The North Korean regime says it has caught itself another American spy.
This latest one is a 21-year-old University of Virginia student who, we are told, took a propaganda banner from a staff-only area of an international hotel in Pyongyang. He was put up to doing this by American political interests or, perhaps, by a church in Ohio that wanted to display the North Korean propaganda on its premises. The student has claimed that the church promised him a used car worth $10,000 for the banner and $200,000 if he was detained by North Korean authorities over the matter.
After a one-hour trial the student was sentenced to six years at hard labor for his "crime."
My problem is, I don't believe it.
-- I don't believe a church would be interested in buying North Korean propaganda.
-- I don't believe anyone, even a naive college student, would risk imprisonment
in North Korea for $200,000 or even ten times that amount.
-- I don't believe the U.S. government is sending university students to North Korea
to conduct espionage missions, steal propaganda posters or overthrow the
government of the DPRK.
You can see the student's statement and his distressed emotional state in the video above.
If you don't want to watch, here are some quotes:
"I committed the crime of taking down a political slogan from the staff holding
area of the Yanggakdo International Hotel."
"I never, never should have allowed myself to be lured by the United States
administration to commit a crime in this country."
"I wish that the United States administration never manipulate people like myself
in the future to commit crimes against foreign countries. I entirely beg you, the
people and government of the DPRK, for your forgiveness. Please! I made the worst
mistake of my life!"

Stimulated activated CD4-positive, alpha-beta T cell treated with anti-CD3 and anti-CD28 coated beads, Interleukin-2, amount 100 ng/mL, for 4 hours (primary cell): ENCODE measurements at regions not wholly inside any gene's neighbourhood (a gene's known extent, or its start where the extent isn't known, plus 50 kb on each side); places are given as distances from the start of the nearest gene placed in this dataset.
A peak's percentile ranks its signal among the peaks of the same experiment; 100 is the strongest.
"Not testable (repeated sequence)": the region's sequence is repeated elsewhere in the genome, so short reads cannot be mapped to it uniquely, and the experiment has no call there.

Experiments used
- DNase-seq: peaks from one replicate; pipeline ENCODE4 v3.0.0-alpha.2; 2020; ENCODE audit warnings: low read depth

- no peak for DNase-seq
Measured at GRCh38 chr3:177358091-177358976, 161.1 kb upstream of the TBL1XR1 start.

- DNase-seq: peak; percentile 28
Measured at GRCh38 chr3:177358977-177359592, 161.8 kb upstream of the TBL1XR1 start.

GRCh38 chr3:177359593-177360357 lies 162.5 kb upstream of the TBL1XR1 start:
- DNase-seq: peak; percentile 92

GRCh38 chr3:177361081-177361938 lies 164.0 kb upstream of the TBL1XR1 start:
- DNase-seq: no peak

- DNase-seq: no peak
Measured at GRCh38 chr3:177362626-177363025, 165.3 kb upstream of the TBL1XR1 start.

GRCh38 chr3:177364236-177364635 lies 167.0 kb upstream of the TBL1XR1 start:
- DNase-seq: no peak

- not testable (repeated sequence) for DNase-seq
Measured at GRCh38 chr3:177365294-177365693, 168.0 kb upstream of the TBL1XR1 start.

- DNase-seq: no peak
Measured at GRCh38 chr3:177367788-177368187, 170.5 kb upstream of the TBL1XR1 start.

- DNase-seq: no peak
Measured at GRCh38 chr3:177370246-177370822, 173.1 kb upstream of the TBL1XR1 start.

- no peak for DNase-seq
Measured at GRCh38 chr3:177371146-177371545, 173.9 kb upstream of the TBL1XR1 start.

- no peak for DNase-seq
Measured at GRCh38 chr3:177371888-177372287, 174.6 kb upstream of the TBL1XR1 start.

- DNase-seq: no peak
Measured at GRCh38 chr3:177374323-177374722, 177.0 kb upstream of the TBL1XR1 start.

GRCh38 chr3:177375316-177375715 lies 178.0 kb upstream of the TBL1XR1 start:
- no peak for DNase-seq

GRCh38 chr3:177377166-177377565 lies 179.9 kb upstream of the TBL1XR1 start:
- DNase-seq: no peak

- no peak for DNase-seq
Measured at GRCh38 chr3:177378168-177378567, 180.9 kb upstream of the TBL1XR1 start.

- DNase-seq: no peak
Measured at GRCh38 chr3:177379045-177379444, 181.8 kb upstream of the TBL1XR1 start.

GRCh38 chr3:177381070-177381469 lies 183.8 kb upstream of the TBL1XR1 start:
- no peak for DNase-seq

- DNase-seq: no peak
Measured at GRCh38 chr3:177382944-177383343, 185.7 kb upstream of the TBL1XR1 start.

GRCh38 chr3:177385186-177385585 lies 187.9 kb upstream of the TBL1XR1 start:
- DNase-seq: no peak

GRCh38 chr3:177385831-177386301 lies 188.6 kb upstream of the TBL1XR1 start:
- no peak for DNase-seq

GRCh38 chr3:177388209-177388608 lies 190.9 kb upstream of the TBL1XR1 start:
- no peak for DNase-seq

(This reads almost as if written by a non-native English speaker. Hmm.)
The second reason is to get the Americans to send over a high-level official to negotiate the release of the prisoner. This too is useful as North Korean propaganda -- U.S. officials "begging" and Pyongyang showing "generosity."
How He Got There
The now-imprisoned student "criminal" traveled to North Korea as part of a group organized by Young Pioneer Tours, which advertises "budget tours to destinations your mother would rather you stayed away from."
The student was detained by police when his group arrived at the airport for their flight back to Beijing. The tour leader, who watched as the student was led away, seems not to have remonstrated with the North Koreans.
"What happened, happened at the hotel, and my belief is that (he) kept it to himself out of hope it might go unnoticed," the tour leader reportedly said in a Reuters interview.
Nice way to hang a customer out to dry.
In fact, the State Department "strongly recommends against all travel (to North Korea) by U.S. citizens" because of "inconsistent application of its criminal laws."
Still, people go.
North Korea needs foreign currency and is willing to open itself to paying visitors, as long as the visitors play by the rules. The rules include avoiding religious talk, avoiding criticism of the terrible regime, sticking like glue to your tour group's itinerary and taking pictures only when given official permission. (Otherwise, it's just like going to Italy.)
The North Koreans have received much aid, chiefly food, over the last 25 years to alleviate extreme hunger and to reward the country for not developing nuclear weapons, which it went ahead and did anyway. Most of the food aid, it has been reported, went to elites and the army while less favored citizens continued to starve in the countryside.
Personally, I would not want to participate in a staged "official tour" that kept me from meeting normal North Korean citizens and that put more money into the pockets of its leadership cabal.
The show-trial convictions of innocent travelers have occurred with some regularity in recent years. Here are a couple other travelers, also convicted on flimsy charges, acknowledging their "crimes" and speaking well of their captors, almost certainly in hopes of being released. Both men were released, after five months and two years, respectively, being held in the country.
We can probably expect to see more of these in the future.